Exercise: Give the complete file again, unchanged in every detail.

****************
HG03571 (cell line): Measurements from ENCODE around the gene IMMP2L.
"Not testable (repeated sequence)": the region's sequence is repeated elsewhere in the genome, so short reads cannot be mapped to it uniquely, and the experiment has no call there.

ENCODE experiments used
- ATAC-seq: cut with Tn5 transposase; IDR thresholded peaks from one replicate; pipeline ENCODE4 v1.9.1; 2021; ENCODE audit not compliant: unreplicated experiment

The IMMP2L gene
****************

HG03571 (cell line): Measurements from ENCODE around the gene IMMP2L.
"Not testable (repeated sequence)": the region's sequence is repeated elsewhere in the genome, so short reads cannot be mapped to it uniquely, and the experiment has no call there.

ENCODE experiments used
- ATAC-seq: cut with Tn5 transposase; IDR thresholded peaks from one replicate; pipeline ENCODE4 v1.9.1; 2021; ENCODE audit not compliant: unreplicated experiment

The IMMP2L gene